The Minister of State, Economy and Digital Transition said that Portugal could register an economic growth of 5% by the end of the year, after the good results of the third quarter.
“I Think [o crescimento económico] it will be closer to 5% than to 4%”, he stated Pedro Siza Vieira, in an interview on the program “Tudo é Economia”, on RTP3, on Tuesday night.
The results of the third quarter went as expected, “although July had a not so rigorous growth, due to the pandemic situation that occurred”, he considered.
“August exceeded all expectations in practically all sectors of activity, in commerce, restaurants, even hotels. We had a much better month of August than what could have been anticipated”, he indicated.
For Pedro Siza Vieira, the pace of economic growth is meeting the Government’s expectations and, perhaps, even exceeding them.
“We are convinced that, from the point of view of economic growth during the year, let’s go beyond what the predictions were. […] The economy is not only behaving better than projections were, but also better than most observers estimated a few months ago,” he said.
Pedro Siza Vieira recalled that there had been “a recovery [da economia] very strict”, as demand is recovering very quickly while health restrictions are lifted due to the pandemic.
Last week, Finance Minister João Leão said that the pandemic crisis had so far had an impact of €30 billion on Portuguese public debt, an addition that could reach €40 billion by next year.
In an interview with RTP3, the government official explained that “the crisis had a very substantial impact on debt”, especially on the State debt, estimating that the value will reach “approximately 35 billion to 40 billion euros” by 2022. “[…] That’s more than 30 billion euros [de impacto] so far”, he stressed John Lion.
According to the finance minister, the private sector has also seen debt increase by around five billion euros in the last year. “In the private sector it also had a legacy [da dívida]. There are about five billion [de euros], four billion euros for families with additional debt and one billion euros for companies, although in families it is asymmetric. There were families who accumulated many deposits e […] others had to get into debt”, he stressed.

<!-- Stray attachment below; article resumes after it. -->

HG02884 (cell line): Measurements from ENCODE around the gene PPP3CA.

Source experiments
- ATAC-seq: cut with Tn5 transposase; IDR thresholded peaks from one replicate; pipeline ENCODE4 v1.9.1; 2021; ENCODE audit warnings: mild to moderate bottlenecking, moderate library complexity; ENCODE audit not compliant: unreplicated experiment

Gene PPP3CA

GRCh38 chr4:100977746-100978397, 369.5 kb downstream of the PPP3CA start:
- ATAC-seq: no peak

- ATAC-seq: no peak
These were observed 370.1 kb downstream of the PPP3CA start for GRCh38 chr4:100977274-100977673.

To RTP3, João Leão pointed out that in 2020 the public debt reached 133%, which, he assessed, “was a very high debt” for Portugal. “We expect for this year, as a result of strong economic growth – both in 2021 and in 2022 – that the public debt will be reduced by five points [percentuais], to 128%, plus five points [percentuais] next year, to 123% of GDP”, he said.
According to the official, the trajectory of debt reduction “will be based on strong economic recovery” and, at the same time, “essential in the context of very high indebtedness to give confidence in the stability and financial credibility that the country needs”.
On a generalized drop in VAT on electricity, Pedro Siza Vieira states that this should not materialize.
“I think that regarding electricity VAT, regarding low voltage, domestic consumers, we have already managed to find a mechanism that allows us to differentiate VAT in a way that is socially fair and in a way that is environmentally responsible, those who consume more pay more VAT”, he said.
According to the governor, from the point of view of companies, VAT is neutral, and it is in families that the Government will continue to work with “the various possibilities”, either through the management of the electricity system, or through other mechanisms with the allocation of revenues that it is having as a carbon price, through the environmental fund.
“There are ways to accommodate [o preço da eletricidade]. This is what we are working on with the Ministry of Environment [e Ação Climática], in order to cushion the impact for domestic consumers and ensure that our industrial consumers improve their competitive position in relation to their European counterparts”, he said.
For Pedro Siza Vieira, the Government, in low voltage consumers, has more leeway to “accommodate” the increases, referring to the Deputy Secretary of State and Energy, João Galamba, who said that “does not wait for domestic consumers to low voltage consumers, very significant increases in the price of electricity”.
“We need to find ways to dampen this impact and that’s what we’re working on. Business customers are in competition in international markets, we have to ensure that they are not harmed if there is a price increase relative to their competitors,” he added.
On Tuesday, the Deputy Secretary of State and Energy, João Galamba, guaranteed that, with the information available to date, there will be no “significant increases” in the price of electricity for domestic consumers, but did not commit to the absence of a rise.